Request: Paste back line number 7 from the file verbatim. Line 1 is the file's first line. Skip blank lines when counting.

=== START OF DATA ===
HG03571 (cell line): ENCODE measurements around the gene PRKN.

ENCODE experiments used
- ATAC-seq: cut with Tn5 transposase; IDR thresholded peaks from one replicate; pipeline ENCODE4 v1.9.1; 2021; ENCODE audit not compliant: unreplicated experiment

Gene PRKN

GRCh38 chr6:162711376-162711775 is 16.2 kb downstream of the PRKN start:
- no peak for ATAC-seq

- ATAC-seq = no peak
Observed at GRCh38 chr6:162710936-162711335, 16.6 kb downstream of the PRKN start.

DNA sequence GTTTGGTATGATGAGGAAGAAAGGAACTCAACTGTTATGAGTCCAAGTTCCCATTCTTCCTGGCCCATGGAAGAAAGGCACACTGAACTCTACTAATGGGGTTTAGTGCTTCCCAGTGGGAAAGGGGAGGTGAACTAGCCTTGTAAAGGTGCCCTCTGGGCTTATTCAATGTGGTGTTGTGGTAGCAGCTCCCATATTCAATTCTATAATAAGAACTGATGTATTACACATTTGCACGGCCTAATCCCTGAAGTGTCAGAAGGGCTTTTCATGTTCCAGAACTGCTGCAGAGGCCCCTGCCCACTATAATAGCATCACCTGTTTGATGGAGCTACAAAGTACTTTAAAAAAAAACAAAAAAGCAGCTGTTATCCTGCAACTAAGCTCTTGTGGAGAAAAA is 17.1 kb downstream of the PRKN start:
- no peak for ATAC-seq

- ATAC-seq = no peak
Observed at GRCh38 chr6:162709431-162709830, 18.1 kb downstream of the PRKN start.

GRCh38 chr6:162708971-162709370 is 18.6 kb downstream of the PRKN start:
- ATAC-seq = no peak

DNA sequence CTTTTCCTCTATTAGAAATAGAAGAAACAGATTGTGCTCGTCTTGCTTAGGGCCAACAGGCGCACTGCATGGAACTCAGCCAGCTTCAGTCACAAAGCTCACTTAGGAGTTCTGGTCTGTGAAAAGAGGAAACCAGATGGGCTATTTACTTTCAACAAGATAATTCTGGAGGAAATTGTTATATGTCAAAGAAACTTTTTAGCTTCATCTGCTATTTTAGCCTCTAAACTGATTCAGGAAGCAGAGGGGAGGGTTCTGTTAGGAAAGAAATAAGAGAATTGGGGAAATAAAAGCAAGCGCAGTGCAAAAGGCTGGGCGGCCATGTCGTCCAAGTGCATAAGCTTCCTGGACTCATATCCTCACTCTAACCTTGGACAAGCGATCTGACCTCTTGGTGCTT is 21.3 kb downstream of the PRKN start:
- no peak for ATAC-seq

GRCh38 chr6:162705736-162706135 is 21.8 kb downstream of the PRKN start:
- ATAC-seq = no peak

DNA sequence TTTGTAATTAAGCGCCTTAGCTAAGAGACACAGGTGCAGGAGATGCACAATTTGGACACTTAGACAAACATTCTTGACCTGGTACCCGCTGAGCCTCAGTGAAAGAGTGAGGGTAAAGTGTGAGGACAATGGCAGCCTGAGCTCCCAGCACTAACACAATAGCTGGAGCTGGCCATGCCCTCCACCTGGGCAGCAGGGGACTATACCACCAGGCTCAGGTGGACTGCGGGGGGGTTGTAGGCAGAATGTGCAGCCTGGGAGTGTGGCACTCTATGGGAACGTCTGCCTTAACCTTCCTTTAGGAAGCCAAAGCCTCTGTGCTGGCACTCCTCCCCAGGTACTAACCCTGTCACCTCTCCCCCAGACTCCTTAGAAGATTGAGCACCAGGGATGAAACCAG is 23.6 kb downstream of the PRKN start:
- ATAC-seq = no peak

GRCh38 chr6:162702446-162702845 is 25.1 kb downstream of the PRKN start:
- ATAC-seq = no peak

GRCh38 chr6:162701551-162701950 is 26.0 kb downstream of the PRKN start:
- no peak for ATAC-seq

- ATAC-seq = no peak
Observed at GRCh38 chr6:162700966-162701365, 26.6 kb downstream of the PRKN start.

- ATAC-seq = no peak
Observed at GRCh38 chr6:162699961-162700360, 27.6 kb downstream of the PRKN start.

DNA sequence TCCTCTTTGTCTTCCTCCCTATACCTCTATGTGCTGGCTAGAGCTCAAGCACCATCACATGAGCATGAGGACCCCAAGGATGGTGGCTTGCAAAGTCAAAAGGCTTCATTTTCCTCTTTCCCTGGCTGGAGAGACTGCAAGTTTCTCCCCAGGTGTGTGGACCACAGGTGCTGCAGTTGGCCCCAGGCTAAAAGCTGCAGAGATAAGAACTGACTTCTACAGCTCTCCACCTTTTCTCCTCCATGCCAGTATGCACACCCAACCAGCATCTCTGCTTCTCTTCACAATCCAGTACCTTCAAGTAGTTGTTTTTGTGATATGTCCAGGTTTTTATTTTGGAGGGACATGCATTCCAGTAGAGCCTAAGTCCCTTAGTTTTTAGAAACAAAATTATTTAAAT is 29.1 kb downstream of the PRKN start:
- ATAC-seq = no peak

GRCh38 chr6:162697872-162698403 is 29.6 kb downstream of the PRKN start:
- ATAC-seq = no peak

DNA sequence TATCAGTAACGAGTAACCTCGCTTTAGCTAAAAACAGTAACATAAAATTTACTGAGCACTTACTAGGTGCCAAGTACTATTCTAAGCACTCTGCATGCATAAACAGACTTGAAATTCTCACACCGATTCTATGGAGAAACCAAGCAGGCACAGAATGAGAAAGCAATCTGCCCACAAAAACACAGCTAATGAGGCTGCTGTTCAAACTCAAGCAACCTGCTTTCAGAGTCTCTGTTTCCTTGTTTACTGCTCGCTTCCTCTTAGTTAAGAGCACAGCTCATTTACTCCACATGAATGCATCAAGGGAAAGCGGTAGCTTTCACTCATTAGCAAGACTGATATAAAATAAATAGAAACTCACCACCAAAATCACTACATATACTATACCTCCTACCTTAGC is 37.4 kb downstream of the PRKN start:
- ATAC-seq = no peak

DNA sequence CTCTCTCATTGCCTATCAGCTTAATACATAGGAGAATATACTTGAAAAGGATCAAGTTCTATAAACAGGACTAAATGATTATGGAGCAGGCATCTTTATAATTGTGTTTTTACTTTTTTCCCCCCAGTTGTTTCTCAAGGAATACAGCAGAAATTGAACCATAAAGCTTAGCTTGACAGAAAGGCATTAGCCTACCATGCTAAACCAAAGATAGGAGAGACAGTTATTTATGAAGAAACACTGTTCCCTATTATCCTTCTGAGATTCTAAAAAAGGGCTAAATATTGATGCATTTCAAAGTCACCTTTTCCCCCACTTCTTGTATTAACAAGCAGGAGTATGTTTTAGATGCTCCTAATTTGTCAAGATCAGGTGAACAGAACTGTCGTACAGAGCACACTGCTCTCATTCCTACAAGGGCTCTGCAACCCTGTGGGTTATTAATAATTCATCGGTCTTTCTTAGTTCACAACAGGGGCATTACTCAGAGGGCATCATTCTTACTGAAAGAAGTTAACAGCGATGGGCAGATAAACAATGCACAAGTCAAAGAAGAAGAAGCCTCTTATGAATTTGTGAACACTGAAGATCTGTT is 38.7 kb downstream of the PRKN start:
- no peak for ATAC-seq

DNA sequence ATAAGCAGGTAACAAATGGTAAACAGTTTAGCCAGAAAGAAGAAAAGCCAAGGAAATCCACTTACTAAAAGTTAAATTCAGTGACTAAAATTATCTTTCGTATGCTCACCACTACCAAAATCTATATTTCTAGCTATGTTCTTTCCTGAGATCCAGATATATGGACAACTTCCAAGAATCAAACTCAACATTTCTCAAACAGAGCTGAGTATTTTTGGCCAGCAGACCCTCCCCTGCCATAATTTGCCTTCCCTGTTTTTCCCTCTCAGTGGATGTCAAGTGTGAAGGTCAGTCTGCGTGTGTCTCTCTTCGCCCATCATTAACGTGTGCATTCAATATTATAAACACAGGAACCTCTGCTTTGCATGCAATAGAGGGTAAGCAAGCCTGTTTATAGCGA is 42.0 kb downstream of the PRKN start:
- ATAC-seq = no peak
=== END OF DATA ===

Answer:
- ATAC-seq = no peak